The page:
With the Russians demanding to see evidence that implicates them in cyber-attacks, President Barack Obama is vowing retaliation for hacking operations aimed at interfering with the U.S. election.
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“I think there is no doubt that when any foreign government tries to impact the integrity of our elections ... we need to take action. And we will — at a time and place of our own choosing,” the president told NPR on Thursday.
“Some of it may be explicit and publicized; some of it may not be," he added.
The Russians, meanwhile, are scoffing at the accusations as their spy-turned-president, Vladimir Putin, continues a visit to Japan.
“It’s time either to stop talking about this or finally to present evidence,” Putin’s Press Secretary Dmitry Peskov told reporters. “Otherwise it starts to look highly indecent.”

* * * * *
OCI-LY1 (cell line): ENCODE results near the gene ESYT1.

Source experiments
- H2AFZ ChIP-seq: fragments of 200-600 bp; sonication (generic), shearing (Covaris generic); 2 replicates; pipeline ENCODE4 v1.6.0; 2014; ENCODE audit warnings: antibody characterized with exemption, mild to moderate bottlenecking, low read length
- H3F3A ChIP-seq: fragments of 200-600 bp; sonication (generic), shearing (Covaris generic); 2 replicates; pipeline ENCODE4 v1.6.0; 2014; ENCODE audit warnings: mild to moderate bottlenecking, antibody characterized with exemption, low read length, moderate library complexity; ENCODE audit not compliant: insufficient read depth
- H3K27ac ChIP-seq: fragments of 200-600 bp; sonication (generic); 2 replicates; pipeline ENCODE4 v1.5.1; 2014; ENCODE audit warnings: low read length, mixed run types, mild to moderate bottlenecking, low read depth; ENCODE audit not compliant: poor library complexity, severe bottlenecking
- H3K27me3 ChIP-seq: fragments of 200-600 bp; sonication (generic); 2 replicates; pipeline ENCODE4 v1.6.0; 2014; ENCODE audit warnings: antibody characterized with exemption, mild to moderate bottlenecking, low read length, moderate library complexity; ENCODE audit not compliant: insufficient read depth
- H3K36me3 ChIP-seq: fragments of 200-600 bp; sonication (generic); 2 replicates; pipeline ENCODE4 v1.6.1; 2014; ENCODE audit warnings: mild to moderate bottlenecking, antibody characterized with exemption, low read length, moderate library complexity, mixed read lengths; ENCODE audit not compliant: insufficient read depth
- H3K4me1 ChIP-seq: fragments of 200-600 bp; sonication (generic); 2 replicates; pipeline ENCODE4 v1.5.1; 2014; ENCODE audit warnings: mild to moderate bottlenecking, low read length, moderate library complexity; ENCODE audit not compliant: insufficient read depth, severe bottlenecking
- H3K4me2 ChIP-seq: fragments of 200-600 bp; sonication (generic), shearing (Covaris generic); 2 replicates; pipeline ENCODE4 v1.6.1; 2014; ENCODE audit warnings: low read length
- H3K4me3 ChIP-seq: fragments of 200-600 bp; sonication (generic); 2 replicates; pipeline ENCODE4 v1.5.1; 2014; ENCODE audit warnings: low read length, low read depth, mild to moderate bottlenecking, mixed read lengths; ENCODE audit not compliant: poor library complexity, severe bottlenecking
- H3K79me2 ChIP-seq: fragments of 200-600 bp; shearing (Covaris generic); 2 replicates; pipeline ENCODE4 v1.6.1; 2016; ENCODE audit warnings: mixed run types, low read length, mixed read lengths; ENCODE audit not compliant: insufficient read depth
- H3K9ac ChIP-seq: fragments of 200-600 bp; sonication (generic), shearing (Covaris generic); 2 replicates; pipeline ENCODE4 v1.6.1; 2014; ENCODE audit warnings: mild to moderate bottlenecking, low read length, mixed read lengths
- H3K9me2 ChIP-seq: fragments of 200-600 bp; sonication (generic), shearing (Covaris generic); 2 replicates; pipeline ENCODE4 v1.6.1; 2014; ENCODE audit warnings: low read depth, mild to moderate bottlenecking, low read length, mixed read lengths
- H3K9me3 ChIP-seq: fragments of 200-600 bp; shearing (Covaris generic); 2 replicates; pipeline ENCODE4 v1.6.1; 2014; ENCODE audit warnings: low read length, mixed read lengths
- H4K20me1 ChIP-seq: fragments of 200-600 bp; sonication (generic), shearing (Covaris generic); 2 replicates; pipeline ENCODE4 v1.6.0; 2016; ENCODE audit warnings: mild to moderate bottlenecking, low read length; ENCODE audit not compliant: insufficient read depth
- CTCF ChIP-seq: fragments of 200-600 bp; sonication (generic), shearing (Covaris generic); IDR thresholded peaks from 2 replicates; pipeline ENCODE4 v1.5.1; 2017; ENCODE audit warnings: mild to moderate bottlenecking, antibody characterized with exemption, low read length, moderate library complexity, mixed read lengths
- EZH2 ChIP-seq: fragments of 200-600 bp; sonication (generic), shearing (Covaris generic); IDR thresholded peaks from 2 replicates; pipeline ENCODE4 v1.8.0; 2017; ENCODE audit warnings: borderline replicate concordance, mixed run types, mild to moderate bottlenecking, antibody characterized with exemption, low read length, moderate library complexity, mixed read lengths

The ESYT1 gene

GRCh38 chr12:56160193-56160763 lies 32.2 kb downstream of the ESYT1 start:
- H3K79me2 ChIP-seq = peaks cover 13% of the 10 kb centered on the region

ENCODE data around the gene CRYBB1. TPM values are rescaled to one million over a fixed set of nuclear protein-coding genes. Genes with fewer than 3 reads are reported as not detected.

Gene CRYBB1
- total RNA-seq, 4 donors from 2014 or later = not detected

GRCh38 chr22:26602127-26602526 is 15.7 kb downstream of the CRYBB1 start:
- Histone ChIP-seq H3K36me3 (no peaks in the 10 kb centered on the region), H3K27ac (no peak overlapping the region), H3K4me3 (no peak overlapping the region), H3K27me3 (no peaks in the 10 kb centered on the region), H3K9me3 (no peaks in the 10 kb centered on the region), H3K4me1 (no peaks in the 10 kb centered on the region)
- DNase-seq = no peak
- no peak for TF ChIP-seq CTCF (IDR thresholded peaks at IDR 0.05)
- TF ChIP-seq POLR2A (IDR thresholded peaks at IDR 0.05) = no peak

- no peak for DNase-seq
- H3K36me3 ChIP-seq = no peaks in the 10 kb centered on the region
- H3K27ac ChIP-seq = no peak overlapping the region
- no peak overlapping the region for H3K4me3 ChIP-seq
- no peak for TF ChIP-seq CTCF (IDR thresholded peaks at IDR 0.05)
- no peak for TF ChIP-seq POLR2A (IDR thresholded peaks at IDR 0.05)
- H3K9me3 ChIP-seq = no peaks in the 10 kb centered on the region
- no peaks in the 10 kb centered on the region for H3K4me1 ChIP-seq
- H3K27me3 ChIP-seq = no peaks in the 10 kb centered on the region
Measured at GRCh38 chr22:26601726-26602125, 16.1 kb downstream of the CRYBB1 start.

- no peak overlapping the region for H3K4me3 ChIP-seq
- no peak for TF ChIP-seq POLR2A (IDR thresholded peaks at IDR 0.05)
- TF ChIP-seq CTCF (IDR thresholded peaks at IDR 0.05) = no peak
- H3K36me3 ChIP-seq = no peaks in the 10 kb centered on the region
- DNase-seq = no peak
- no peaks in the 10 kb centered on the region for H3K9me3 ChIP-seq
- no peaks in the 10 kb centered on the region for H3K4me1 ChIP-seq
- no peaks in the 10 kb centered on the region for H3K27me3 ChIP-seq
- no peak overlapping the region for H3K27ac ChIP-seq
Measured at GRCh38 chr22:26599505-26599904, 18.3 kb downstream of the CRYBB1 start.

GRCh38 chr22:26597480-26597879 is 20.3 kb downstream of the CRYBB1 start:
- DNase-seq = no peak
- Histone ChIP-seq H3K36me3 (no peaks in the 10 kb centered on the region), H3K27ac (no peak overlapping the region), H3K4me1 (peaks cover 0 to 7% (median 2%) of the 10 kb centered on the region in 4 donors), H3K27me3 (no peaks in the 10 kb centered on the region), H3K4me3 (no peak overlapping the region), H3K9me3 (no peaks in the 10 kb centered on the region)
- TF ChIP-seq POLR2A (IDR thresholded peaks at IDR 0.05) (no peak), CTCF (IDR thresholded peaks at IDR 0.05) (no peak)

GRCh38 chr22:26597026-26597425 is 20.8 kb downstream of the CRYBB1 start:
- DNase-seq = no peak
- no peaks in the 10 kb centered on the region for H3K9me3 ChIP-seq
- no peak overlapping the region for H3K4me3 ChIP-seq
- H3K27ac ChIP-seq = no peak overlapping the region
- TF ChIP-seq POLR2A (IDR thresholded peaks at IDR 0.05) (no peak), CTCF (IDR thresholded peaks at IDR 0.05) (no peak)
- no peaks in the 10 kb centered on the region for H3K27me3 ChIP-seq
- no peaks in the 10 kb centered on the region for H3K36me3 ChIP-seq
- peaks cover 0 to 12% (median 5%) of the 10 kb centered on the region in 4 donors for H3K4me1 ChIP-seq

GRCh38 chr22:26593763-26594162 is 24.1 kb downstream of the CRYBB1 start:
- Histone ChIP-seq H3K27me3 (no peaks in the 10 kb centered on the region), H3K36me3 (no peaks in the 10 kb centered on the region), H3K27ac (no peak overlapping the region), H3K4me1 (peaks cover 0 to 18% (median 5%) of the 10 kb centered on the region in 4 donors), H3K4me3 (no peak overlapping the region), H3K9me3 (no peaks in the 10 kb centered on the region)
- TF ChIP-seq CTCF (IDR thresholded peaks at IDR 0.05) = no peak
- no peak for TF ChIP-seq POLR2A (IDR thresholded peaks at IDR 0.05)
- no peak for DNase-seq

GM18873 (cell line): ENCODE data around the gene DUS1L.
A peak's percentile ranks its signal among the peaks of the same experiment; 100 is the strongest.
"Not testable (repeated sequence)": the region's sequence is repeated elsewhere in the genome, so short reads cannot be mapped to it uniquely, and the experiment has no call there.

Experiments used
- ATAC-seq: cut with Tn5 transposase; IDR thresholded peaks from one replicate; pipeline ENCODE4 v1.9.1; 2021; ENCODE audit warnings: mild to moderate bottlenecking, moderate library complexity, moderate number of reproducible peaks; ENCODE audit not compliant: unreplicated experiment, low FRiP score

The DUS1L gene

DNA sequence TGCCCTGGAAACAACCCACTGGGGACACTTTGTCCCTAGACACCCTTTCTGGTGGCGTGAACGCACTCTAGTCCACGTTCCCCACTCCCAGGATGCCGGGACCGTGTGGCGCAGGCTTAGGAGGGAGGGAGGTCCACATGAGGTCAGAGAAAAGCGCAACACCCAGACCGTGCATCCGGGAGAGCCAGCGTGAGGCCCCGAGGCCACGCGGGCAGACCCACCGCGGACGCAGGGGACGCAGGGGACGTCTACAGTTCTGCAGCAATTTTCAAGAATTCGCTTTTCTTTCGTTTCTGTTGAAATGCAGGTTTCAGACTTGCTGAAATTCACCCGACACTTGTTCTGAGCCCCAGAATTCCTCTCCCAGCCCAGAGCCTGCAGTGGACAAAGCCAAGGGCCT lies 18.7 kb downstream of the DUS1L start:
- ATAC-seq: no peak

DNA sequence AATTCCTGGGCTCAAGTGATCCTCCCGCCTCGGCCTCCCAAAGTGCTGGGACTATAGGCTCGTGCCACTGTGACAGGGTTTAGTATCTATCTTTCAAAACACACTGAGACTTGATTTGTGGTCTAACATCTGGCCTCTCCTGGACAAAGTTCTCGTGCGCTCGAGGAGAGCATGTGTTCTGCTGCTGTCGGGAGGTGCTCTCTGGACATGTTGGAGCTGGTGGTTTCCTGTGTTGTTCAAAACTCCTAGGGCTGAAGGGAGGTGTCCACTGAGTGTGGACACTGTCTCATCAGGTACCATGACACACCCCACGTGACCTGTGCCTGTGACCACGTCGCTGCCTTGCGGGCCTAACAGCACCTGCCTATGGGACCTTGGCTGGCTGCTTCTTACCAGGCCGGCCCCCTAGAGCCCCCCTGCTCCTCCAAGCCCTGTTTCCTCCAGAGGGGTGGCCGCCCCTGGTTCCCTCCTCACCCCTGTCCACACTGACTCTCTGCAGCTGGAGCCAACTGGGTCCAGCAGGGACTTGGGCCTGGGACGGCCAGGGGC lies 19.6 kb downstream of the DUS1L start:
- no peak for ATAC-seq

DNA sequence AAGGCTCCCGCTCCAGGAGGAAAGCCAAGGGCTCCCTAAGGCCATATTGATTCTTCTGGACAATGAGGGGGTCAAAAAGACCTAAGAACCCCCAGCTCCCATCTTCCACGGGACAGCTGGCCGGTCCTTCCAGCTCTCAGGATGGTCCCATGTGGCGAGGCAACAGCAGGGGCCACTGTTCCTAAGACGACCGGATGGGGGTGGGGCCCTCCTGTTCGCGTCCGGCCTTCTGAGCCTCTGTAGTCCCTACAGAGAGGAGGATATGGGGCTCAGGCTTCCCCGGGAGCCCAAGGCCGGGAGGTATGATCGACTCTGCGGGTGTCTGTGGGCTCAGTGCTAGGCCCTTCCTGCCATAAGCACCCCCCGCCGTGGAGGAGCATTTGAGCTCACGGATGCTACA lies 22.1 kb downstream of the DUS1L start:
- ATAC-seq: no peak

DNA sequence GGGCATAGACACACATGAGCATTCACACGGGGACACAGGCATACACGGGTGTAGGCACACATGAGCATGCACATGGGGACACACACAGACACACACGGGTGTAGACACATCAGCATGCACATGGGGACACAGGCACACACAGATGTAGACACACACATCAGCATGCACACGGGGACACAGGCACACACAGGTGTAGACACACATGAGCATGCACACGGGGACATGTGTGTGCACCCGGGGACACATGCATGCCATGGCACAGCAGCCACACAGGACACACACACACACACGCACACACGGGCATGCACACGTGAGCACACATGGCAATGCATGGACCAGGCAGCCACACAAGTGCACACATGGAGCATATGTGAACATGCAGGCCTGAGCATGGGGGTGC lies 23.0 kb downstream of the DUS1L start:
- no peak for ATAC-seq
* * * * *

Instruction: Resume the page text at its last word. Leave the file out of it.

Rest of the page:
For his part, Putin has kept mum on the issue as U.S. officials say that they have solid evidence that Putin personally ordered and directed the brazen cyber operations, that – in notable cases – saw the private emails of prominent Democrats spilled out into public view.
“Mr. Putin is well aware of my feelings about this, because I spoke to him directly about it,” Obama told NPR, referring to a sideline discussion between the two leaders at a G20 summit in China this past September.
In his year-end news conference on Friday, Obama said that since massive attacks on the Democratic National Committee were discovered one of his main concerns was preventing “potential hacking that could hamper vote counting, affect the actual election process itself.”